The main issue with Level 3 is that is that an emergency situations, humans just cannot be trusted to take over, Egil Juliussen, an analyst for IHS Automotive, told Driverless.
The fundamental problem with level III is that you can be told minutes before that the driver must take over, and that because of the nature of humans to trust technology, they may not properly heed warnings. This is especially true in case of an emergency situation when the driver would not have time to take over. There have been lots of tests that show the average wake-up time is anywhere from a couple of seconds to 10 seconds or longer. But the time to react in an emergency situation is typically less than a second. So OEMs are saying we are not going to go there.
A case in point is how Level 2 capabilities, already available in Tesla Model S and X and Mercedes-Benz's updated S-Class models, are too easy to misuse.
While some observers may look at the Tesla crash in Florida as an example of a driver's over-reliance on the driverless capabilities of the Tesla Model S, that conclusion would be unfair to make since the exact cause of the crash is still under investigation. However, the case remains that many drivers are almost invariably using Teslas like they are a Level 3 car, Guillaume Devauchelle, the vice president of innovation and scientific development for leading tier-one supplier Valeo, told Driverless.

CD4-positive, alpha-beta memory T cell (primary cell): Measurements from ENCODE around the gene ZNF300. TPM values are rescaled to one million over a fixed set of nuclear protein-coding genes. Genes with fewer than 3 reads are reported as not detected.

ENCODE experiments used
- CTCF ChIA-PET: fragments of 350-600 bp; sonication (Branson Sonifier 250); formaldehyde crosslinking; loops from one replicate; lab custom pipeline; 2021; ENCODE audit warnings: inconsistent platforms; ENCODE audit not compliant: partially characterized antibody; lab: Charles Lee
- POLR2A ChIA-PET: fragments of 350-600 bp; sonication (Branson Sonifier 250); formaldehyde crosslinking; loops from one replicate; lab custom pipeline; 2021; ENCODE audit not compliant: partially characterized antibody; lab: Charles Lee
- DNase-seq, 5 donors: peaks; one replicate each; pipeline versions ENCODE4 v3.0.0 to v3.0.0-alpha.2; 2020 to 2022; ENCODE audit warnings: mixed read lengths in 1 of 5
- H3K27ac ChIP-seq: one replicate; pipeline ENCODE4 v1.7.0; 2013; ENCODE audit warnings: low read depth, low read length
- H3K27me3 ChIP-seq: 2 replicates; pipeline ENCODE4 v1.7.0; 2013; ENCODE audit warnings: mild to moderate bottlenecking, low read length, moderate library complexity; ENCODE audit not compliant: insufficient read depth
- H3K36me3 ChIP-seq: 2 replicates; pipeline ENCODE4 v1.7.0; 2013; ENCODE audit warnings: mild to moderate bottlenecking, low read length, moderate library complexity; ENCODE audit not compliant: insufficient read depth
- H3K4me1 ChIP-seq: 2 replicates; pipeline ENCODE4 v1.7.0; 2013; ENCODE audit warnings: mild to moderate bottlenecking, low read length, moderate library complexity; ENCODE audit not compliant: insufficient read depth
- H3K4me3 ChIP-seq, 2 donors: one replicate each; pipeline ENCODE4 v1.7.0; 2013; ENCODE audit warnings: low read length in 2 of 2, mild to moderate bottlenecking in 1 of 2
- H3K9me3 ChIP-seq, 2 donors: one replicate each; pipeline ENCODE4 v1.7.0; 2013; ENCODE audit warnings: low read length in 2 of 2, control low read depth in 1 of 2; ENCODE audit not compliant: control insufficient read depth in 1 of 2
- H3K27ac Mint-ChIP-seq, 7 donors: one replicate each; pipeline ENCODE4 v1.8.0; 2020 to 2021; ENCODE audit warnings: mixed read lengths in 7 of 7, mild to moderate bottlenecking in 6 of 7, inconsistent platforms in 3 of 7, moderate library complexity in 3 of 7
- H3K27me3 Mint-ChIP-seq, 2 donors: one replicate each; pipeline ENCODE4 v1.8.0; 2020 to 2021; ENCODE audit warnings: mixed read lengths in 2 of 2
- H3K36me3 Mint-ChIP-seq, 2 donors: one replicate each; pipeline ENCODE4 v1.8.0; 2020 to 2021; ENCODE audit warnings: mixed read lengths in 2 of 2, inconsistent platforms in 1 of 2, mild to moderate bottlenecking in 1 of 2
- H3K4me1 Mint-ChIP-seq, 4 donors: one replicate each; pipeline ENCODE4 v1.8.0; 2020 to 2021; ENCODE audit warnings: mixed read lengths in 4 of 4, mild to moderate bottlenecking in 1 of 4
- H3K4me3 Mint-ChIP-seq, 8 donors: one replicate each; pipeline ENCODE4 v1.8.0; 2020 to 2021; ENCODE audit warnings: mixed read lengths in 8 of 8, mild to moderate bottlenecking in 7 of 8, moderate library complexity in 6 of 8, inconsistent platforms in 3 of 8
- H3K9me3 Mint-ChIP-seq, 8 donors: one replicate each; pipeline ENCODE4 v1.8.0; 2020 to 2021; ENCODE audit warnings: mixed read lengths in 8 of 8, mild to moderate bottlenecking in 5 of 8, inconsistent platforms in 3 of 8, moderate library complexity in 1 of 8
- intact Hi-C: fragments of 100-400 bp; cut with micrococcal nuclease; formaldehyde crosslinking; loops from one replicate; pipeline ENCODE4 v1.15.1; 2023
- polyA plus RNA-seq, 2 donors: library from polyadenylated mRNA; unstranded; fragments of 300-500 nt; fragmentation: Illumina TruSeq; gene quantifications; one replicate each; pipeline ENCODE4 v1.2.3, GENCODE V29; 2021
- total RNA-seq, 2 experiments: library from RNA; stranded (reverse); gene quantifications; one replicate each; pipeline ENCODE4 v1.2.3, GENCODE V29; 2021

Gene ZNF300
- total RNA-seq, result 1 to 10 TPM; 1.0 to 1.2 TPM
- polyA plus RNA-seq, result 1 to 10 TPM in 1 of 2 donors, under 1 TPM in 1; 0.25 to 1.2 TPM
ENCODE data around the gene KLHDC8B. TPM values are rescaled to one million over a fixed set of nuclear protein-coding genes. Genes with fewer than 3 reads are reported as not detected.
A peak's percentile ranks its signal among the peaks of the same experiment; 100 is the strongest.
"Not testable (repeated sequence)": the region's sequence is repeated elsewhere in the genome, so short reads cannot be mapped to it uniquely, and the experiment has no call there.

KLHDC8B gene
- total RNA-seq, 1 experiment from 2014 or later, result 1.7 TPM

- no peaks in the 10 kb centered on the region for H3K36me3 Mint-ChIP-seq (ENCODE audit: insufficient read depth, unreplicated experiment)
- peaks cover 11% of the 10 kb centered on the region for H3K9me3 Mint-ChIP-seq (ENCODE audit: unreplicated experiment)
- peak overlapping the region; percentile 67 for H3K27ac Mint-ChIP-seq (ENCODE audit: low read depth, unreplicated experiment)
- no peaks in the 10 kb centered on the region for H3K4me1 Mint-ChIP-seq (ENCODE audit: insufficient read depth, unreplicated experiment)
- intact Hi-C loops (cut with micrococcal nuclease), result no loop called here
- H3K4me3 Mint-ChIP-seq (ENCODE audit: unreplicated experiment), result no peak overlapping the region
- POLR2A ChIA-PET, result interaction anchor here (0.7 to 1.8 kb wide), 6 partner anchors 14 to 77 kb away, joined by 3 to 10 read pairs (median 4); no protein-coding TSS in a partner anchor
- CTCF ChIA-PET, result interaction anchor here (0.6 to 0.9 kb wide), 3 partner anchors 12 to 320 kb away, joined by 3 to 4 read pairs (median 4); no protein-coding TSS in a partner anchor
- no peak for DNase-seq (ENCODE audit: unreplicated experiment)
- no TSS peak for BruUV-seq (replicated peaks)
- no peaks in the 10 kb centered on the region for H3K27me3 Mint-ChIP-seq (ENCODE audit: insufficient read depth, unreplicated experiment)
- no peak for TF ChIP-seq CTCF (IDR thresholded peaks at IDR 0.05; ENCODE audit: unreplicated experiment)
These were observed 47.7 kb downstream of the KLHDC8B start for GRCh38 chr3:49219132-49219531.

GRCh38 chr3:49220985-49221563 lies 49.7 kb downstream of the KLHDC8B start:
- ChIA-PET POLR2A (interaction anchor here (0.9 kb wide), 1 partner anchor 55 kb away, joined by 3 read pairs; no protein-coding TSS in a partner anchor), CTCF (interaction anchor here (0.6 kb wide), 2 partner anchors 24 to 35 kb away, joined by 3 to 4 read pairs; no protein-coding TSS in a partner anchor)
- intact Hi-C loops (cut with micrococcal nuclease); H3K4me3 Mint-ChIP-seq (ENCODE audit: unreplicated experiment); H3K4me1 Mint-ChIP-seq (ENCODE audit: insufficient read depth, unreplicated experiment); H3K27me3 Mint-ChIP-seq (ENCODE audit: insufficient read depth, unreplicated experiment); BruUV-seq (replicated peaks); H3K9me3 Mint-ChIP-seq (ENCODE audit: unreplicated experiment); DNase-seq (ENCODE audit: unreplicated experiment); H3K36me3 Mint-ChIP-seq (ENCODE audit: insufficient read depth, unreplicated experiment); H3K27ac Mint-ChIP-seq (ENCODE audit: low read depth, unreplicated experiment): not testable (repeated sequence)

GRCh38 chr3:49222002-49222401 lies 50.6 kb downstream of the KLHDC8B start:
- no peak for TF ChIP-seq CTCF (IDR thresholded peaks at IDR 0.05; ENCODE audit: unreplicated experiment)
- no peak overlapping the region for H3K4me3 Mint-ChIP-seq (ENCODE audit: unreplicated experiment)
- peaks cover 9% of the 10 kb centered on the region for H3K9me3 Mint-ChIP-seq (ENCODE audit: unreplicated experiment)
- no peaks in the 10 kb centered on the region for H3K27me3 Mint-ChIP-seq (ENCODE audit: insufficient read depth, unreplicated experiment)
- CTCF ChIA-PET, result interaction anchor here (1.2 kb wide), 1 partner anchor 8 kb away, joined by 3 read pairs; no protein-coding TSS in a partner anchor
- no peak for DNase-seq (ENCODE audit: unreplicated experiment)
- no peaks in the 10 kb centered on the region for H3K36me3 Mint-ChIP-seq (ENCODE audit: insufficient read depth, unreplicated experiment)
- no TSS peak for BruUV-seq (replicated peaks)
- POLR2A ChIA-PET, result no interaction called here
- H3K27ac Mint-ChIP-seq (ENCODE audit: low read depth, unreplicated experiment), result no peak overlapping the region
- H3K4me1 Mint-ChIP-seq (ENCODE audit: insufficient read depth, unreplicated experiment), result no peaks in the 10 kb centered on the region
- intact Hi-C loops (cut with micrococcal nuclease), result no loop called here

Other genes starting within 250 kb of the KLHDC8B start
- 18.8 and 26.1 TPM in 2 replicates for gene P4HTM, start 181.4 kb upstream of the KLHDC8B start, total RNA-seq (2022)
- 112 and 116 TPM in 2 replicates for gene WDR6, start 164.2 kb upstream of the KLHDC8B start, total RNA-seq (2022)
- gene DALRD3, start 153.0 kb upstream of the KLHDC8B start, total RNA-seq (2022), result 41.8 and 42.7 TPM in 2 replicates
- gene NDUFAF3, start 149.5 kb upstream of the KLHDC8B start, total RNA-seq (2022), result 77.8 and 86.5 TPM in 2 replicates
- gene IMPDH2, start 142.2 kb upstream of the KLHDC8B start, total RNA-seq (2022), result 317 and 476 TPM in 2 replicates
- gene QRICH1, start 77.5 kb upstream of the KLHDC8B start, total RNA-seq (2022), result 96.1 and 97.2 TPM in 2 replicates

There is nothing to permit someone from driving a Porsche at speeds of 200 mph even though the speed limit is 65 mph. It is almost impossible to stop the misuse or abuse of Level 2 or even Level 3 cars if people want to.
Some OEMs want to offer driverless features before legislation allows for the sale of Level 4 as well as for Level 3 vehicles because that is what customers want. The underlying consensus is that machine-piloted cars have innate driving abilities that are far superior compared to our abilities as humans to drive vehicles, but Level 2 and Level 3 vehicle can also be safer than cars without driverless features.